Is your company still friends with Facebook? It could be time to ditch the social media giant.
Unless you’ve been living under a rock, you will have heard about the Cambridge Analytica scandal. Before this embarrassing blunder, when we thought of Facebook we thought of memes, holiday snaps and new parents documenting every second of their child’s day (please stop). But then, as Facebook puts it, “something happened”. Millions of users’ data was stolen. The illusion was shattered, and we were reminded of the real purpose of Facebook.
The reactionary campaign; “here together” is undoubtedly a very good advert. It reminds people why they signed up to the platform, whilst avoiding taking any responsibility (after all, something just happened). However for those who were affected by the scandal, the damage was already done.
The Cambridge Analytica scandal drew our attention to the fact that platform’s true purpose is to extract as much data as possible from each user. In fact, 87 million users have had their data stolen. Thousands of users who have been involved in this data breach have since deleted their profiles. However, this is just the latest in a long list of faux pas committed by the social media giant.
Another major issue with Facebook is the infiltration of Fake News. Fake news pages range between infantile hoaxes and click bait all the way up to more serious attempts to sway public opinion. The issue is that fake articles can easily be disguised as serious reporting from mainstream media. The Pew Research Center found that 67 per cent of Americans use Facebook as their source of news, so this is a real problem with substantial consequences.
Facebook has received a lot of negative backlash for their failure to deal with this issue, especially after details emerged that Russian interference and creation of Fake News on Facebook had effected both elections in the US and the UK’s referendum. Facebook’s response? Make a poster stating “Fake News Is Not Our Friend”. Their attempt to tackle fake news is as feeble as the tagline. Instead of attempting to completely wipe out fake news, Facebook has committed to move it further down our timelines. It’s all very reassuring.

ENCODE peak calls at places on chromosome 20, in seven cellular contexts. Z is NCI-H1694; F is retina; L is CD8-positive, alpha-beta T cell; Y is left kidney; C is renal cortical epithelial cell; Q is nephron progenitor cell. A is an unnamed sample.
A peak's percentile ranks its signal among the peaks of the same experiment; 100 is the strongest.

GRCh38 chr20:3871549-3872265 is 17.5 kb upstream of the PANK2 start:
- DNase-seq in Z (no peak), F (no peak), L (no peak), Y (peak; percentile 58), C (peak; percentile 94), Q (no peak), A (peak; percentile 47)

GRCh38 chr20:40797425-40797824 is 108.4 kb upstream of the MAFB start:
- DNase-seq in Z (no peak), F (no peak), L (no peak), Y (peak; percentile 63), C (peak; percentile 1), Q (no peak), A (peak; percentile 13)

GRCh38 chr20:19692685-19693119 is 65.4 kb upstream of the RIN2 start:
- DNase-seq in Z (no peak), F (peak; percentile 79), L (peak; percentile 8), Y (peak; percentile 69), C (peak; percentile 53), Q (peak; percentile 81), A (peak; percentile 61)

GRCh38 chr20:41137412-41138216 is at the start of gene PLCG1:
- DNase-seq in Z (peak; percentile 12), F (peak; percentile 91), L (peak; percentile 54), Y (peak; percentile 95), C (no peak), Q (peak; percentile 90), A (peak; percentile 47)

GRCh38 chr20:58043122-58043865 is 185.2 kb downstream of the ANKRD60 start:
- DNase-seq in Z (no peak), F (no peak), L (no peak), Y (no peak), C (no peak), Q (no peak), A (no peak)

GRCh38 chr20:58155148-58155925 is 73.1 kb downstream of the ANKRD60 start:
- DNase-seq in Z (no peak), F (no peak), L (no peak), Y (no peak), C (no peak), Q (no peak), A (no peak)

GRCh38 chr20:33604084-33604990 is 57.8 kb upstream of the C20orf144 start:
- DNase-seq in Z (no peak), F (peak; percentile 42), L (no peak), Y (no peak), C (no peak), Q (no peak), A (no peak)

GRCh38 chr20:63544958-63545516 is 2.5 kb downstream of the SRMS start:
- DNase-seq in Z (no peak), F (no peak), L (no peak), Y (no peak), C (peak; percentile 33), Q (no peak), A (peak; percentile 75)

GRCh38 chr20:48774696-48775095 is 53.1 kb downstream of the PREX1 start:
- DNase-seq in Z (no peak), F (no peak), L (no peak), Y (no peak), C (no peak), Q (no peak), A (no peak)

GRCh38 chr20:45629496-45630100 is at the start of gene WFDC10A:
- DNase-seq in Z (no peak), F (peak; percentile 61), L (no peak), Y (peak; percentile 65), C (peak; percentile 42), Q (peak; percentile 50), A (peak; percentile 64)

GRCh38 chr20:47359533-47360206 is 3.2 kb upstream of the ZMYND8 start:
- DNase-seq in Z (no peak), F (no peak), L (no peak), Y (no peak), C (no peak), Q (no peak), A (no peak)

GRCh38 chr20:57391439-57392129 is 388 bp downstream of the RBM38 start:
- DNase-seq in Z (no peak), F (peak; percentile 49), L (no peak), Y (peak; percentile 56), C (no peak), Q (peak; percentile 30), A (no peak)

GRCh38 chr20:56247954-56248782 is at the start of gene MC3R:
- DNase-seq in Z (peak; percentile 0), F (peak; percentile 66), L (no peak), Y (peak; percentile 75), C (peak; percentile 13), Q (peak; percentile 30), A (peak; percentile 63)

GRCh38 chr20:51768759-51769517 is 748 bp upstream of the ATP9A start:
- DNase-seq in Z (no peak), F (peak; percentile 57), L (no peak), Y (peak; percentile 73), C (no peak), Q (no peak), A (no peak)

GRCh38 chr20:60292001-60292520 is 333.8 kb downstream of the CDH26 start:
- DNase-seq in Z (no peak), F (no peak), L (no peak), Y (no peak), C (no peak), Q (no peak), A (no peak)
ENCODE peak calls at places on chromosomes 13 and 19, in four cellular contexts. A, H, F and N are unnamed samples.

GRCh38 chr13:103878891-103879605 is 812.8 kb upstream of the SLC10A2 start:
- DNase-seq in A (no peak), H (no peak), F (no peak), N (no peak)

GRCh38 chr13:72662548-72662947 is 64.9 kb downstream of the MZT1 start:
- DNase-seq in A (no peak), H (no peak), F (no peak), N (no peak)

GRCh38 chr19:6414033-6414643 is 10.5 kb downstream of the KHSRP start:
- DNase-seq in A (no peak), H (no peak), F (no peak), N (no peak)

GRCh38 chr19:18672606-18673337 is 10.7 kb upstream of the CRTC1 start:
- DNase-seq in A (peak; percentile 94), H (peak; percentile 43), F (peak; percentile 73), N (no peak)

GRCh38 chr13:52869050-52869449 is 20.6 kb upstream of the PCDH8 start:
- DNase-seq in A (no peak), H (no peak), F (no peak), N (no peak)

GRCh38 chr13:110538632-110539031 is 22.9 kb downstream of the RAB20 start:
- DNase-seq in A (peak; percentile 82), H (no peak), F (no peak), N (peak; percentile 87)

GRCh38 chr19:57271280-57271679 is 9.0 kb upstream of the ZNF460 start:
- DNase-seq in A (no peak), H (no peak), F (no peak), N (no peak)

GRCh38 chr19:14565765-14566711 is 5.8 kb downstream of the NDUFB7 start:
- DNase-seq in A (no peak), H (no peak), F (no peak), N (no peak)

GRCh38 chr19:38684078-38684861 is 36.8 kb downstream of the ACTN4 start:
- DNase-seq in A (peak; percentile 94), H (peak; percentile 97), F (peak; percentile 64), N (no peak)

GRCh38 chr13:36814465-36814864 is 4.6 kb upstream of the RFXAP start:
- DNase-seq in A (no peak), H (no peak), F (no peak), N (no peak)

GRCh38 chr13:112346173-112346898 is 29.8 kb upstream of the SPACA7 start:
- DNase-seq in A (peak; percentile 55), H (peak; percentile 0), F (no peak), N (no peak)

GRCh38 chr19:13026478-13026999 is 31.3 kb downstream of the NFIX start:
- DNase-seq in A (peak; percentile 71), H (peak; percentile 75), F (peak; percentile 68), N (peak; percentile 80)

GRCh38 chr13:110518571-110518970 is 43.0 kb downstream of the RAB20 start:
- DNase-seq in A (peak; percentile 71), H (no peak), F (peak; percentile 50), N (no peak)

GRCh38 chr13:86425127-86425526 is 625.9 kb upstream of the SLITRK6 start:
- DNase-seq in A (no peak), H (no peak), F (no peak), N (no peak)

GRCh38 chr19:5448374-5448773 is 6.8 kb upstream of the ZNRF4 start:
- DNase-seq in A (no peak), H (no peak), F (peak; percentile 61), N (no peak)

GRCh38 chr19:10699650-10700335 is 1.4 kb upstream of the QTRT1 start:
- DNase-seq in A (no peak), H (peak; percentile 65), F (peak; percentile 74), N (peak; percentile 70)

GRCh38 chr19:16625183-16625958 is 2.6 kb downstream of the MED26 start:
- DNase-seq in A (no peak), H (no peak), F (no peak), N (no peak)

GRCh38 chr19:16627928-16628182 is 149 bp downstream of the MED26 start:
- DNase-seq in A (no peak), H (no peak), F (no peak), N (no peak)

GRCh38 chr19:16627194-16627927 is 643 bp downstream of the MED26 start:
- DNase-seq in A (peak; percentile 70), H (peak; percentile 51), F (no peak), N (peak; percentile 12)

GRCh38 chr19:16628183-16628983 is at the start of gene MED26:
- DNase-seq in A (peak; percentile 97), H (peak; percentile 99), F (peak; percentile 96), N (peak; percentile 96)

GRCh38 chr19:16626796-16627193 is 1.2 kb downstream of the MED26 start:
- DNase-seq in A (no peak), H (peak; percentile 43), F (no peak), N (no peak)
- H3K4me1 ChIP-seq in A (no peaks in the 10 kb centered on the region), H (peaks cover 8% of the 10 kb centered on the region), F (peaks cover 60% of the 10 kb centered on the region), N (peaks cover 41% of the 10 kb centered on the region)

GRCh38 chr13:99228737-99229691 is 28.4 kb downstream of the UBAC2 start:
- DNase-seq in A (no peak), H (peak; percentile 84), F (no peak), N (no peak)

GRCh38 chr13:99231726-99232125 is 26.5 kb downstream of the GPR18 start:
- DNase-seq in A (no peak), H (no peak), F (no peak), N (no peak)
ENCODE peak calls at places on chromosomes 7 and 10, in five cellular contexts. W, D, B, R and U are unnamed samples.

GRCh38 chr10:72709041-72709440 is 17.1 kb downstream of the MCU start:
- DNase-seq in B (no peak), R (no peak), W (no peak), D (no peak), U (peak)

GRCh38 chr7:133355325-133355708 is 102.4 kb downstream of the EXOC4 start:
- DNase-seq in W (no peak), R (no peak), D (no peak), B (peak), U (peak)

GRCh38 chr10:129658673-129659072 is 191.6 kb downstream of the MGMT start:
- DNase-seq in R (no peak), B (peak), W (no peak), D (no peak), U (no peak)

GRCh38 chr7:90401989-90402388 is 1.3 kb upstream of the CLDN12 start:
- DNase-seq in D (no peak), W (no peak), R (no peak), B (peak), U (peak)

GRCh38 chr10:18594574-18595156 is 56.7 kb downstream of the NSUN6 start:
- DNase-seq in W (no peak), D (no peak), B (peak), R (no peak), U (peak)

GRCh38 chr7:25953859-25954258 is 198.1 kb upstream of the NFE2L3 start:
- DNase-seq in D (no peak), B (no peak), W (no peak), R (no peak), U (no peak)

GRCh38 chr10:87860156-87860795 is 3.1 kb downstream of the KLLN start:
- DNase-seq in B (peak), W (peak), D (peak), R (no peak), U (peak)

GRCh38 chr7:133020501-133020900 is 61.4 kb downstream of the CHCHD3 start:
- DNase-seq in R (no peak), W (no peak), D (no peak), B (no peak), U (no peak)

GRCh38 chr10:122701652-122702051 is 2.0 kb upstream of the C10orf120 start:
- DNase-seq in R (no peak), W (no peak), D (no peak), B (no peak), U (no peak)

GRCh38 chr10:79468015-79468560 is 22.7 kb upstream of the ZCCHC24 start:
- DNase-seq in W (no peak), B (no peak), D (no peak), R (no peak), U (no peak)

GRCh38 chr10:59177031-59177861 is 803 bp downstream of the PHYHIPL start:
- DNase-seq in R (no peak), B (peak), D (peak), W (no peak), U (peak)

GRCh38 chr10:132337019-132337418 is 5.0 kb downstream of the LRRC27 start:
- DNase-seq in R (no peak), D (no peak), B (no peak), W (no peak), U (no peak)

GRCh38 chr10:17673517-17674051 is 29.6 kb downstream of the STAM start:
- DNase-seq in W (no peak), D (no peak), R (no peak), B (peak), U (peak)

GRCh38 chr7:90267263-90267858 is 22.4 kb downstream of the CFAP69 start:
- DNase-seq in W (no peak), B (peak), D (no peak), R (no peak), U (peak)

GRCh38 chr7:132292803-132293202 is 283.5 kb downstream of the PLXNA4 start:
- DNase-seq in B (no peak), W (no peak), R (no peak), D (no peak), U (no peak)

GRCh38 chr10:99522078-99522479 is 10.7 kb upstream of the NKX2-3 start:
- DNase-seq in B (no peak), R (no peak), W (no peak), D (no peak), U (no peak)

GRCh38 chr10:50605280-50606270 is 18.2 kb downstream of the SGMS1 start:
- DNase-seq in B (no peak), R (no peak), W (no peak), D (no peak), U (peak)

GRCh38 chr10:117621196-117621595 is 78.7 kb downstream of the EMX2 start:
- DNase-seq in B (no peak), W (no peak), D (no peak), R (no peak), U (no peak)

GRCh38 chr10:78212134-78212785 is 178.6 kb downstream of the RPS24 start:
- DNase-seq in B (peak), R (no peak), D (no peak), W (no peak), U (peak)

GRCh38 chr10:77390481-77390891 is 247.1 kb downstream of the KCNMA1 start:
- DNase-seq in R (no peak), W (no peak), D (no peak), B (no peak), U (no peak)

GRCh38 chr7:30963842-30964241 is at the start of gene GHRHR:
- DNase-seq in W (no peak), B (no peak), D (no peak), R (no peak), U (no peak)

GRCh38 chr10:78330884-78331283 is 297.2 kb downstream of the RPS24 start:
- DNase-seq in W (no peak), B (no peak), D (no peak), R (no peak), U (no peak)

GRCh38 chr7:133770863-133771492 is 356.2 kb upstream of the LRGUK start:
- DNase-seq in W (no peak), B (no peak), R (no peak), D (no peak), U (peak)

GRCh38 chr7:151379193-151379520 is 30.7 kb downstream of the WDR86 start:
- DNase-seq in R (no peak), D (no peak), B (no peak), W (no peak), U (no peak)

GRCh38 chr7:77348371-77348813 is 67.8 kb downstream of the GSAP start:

Facebook has had a number of blunders that have had little impact on the amount of users they have. But Cambridge Analytica was different. A report shows that after light was brought to the situation one in 20 people in Britain deleted their account. However, it seems that users were engaging less with the platform before the news broke. Perhaps this is because of Facebook’s failure to keep up with the demands of its users, something which its competitors such as Snapchat and Instagram are taking advantage of.
Whilst Facebook is still the top dog in the social media world, it is the demographics of the user base which is shifting. For teens, Facebook is only the fourth most popular app, falling far behind Instagram, YouTube and Snapchat. Research consistently shows that younger audiences are in favour of dark social apps- so called because they allow the user more privacy by deleting the content as soon as it has been seen. Could Facebook fade into obsoletion as it fails to grab the attention of the next generation?
Although people are quitting Facebook, it is easy to argue that the numbers are not high enough to mean abandoning the platform completely. However, the sheer amount of advertisements users are exposed to mean that most of the time they get ignored. Everyday, consumers can be exposed to anywhere between 4000 and 10,000 digital adverts a day, but only notice around 4 per cent. With users inundated with advertisements on Facebook, a lot of this is just becoming white noise.